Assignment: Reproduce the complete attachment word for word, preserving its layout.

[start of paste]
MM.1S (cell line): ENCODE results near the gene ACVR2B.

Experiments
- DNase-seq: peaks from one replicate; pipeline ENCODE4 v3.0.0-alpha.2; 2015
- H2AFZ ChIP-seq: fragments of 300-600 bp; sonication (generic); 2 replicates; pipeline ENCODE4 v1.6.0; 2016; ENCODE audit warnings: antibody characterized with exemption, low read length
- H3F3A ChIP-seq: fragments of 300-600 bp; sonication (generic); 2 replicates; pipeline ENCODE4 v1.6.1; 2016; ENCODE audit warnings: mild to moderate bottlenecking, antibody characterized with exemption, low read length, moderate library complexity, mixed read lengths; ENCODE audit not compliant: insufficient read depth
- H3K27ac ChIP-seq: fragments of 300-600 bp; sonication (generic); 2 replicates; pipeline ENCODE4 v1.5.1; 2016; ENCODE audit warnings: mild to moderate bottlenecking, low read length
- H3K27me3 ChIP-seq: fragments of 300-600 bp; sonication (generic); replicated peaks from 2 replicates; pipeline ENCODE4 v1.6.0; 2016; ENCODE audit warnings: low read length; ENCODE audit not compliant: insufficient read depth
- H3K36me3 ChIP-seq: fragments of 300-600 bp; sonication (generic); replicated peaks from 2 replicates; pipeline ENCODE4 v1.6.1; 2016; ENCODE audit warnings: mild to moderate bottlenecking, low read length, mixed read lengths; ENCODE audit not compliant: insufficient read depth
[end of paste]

MM.1S (cell line): ENCODE results near the gene ACVR2B.

Experiments
- DNase-seq: peaks from one replicate; pipeline ENCODE4 v3.0.0-alpha.2; 2015
- H2AFZ ChIP-seq: fragments of 300-600 bp; sonication (generic); 2 replicates; pipeline ENCODE4 v1.6.0; 2016; ENCODE audit warnings: antibody characterized with exemption, low read length
- H3F3A ChIP-seq: fragments of 300-600 bp; sonication (generic); 2 replicates; pipeline ENCODE4 v1.6.1; 2016; ENCODE audit warnings: mild to moderate bottlenecking, antibody characterized with exemption, low read length, moderate library complexity, mixed read lengths; ENCODE audit not compliant: insufficient read depth
- H3K27ac ChIP-seq: fragments of 300-600 bp; sonication (generic); 2 replicates; pipeline ENCODE4 v1.5.1; 2016; ENCODE audit warnings: mild to moderate bottlenecking, low read length
- H3K27me3 ChIP-seq: fragments of 300-600 bp; sonication (generic); replicated peaks from 2 replicates; pipeline ENCODE4 v1.6.0; 2016; ENCODE audit warnings: low read length; ENCODE audit not compliant: insufficient read depth
- H3K36me3 ChIP-seq: fragments of 300-600 bp; sonication (generic); replicated peaks from 2 replicates; pipeline ENCODE4 v1.6.1; 2016; ENCODE audit warnings: mild to moderate bottlenecking, low read length, mixed read lengths; ENCODE audit not compliant: insufficient read depth